Sunday, April 17, 2016

Former slaves studying Latin and Greek; nothing has changed

I am in the middle of reading a book called “The Black Calhouns,” written by Gail Buckley. It is a story of one African American family starting in the times of slavery and going to the present. I was not reading this book because of my interest in education, but, as often happens to me, I became infuriated by something I read that related to education.

The book says that in October 1870, the Georgia State Legislature provided money to educate “Negroes” at schools set up for this purpose, but there was “widespread belief that this would not work.” So, they held examinations, “overseen by a board from the old slaveholding class.” A previous Georgia governor said: “I know these Negroes. Some of these pupils were my slaves. I know that they can acquire the rudiments of an education, but they cannot go beyond. The are an inferior race, and for that reason, we had a right to hold them as slaves, and I mean to attend these examinations to prove that we are right.”

After the examinations, the Atlanta Constitution wrote: “we are not prepared to believe what we witnessed:  To see colored boys and girls fourteen and eighteen years of age, reading Greek and Latin, and demonstrating correctly problems in Algebra and Geometry, and seemingly understanding what they demonstrated appears almost wonderful.”

I was taken aback by this since I wasn’t really thinking about the idea that what upsets me most about education has been going on that long. They were teaching the newly freed slaves to read Latin and Greek and to do Algebra. Why?

If you asked me to design a curriculum for these children it would have had two main principles. First, it would have offered choices. I have never understood why every child must learn the same stuff. Second, the choices would relate to the real possibilities of the future lives these children faced. Were these kids going to become scholars in the Classics? Were they going to ever use algebra for any reason?  I would have taught them how to open a business, how to run their own farm, how to fight for their political and economic rights, how to think critically about life decisions they might actually have to make, how to become articulate, how to get along.

I hadn’t realized that today’s silliness was going on in those days as well. Today, for example, in New York City, there is a charter school that seems to be everywhere with lots of funding, called Success Academy. When you look at their website the faces of kids that they show are almost all non-white. The curriculum that they offer might as well be the one offered in 1870 to the former slave children. It is the same nonsense.

What was going on then, and what is going on now, is the attempt to prove that these kids can go to Harvard and become scholars and Supreme Court Justices. I am sure that some of them can. But how many? One percent of them? Not that many even.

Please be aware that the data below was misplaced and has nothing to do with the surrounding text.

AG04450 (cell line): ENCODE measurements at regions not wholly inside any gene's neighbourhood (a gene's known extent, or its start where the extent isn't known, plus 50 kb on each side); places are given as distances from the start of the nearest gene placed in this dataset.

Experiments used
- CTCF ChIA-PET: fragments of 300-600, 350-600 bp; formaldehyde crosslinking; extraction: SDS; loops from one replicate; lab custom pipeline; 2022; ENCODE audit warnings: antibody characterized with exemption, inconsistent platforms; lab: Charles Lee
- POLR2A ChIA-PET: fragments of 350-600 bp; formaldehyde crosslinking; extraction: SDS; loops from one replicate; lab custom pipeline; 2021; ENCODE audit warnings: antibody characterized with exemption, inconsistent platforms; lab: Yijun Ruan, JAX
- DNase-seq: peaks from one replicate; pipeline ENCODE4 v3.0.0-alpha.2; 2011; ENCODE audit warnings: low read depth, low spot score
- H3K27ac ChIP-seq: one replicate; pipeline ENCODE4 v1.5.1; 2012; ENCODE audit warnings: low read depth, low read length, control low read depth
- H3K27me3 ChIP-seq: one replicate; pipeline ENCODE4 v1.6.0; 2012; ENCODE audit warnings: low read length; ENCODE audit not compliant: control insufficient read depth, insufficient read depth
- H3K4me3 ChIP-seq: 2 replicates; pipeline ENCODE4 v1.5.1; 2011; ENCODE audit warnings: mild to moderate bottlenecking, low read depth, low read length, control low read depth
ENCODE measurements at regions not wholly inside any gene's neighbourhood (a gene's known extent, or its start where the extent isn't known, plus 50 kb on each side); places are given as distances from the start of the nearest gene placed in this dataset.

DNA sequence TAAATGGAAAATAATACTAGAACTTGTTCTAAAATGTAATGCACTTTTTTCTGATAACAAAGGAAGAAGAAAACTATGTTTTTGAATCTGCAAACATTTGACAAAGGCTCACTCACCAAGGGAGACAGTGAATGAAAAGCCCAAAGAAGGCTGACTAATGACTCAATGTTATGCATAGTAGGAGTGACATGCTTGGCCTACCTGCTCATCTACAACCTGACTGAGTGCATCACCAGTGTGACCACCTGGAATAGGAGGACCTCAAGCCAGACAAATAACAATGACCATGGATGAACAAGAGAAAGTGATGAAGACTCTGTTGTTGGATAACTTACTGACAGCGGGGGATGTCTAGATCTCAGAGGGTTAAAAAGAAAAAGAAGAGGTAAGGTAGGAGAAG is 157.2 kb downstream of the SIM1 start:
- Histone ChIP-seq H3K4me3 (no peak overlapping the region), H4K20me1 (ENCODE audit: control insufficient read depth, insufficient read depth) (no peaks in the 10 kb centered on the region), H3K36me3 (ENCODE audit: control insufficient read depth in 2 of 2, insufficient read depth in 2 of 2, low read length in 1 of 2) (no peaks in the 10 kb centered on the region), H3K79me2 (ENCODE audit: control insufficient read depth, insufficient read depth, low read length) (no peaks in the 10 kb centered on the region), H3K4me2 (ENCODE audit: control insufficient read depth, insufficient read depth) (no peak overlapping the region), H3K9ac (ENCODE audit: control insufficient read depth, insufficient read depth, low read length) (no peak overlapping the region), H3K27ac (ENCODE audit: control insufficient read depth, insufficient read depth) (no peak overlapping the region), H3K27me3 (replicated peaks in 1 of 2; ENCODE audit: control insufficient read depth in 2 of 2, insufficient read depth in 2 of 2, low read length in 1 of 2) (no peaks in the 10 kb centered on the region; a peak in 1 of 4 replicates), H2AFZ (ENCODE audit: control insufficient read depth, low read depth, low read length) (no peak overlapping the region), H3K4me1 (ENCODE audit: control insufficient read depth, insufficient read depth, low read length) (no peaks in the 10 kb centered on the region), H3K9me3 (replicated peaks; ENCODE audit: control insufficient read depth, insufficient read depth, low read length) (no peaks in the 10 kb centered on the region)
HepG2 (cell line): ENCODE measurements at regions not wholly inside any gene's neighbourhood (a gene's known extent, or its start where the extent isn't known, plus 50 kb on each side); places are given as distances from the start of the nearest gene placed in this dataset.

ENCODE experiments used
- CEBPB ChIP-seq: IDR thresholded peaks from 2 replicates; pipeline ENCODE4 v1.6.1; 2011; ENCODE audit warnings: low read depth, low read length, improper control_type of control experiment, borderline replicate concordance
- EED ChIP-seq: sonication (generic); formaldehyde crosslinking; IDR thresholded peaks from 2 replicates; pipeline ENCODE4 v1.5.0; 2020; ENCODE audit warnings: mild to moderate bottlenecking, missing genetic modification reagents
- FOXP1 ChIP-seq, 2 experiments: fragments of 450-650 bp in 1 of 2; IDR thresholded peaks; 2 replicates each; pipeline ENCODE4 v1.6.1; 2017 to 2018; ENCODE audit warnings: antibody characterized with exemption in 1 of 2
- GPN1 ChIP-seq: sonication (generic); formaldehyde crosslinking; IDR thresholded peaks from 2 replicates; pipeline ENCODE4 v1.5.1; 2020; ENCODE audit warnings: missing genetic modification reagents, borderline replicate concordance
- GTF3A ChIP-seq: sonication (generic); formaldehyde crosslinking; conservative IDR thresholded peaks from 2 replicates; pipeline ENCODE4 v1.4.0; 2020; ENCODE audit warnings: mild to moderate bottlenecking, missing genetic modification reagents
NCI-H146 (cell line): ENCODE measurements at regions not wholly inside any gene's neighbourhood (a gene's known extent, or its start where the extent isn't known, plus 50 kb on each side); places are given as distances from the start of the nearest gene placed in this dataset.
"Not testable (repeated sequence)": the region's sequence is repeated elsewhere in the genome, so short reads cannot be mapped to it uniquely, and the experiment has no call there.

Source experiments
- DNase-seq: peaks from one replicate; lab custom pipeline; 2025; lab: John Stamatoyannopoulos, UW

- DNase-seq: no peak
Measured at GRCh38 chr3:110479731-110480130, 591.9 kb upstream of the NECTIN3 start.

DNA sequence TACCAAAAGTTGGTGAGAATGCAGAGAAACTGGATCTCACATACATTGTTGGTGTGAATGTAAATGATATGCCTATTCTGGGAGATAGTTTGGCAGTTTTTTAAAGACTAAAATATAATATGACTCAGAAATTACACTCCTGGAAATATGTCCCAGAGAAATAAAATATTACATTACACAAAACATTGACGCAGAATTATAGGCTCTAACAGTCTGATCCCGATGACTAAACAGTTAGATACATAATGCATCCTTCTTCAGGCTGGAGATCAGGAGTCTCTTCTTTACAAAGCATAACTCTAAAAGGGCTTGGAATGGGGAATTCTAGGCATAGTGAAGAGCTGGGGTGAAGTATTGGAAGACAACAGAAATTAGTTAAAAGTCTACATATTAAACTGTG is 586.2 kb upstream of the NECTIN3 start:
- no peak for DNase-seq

We have held the collective insane belief, and now I realize that this belief has been around a long time, that the way we help poor children to live better lives is to treat them as if they were very wealthy children who may not actually ever have to work and for whom the world is wide open to them.

Poor children should be treated the same as rich children. Sounds good. Sounds democratic. A lovely ideal. Because we want to believe this, we have closed up vocational schools and made education all about preparing for college.

Let me remind the people who do this, that going to college is just as likely to leave a student in massive debt and with no ability to work because he was convinced to become a literature major.

Even in 1870 we were preparing children to be scholars. Why were they learning Latin and Greek? The answer was that all the “important books” were written in Latin and Greek, but that was never the real answer. Even in 1870 there were books written in English. And, although we don’t make every child learn Latin and Greek any more, we do still make every child algebra. (And, I might add that my daughter was made to learn Latin, so this still goes on.)

The time has come to get over this nonsense. We can offer hundreds of choices and let kids decide how they want to proceed. The argument against this has always been “but if we don’t expose them to Chemistry, how will they know if they like it?” How many chemists are there? Must we expose every kid to every scholarly field? All it does is create trouble. I was “exposed” to mathematics for sixteen years in school. I liked it. But it was a complete waste of time. When I learned what mathematicians actually did all day, I realized that this profession made no sense for me. But I was never taught that and so I kept studying it because I liked it.

It is time to let kids know what job options exist for them and help them make good choices while also teaching to think hard, make life decisions, learn to speak and write effectively, and generally learn how the world around them works.

I have no information on this, but I am pretty sure that the former slave kids did not go on to be scholars. Neither will any more than 1% of the graduates of Success Academy. There really aren’t that many jobs for scholars.

It is time to become realistic about what we teach in school. We can offer a scholar track too but people need to know what scholars do all day and how may jobs there are for scholars. We simply have to stop being stupid about education.

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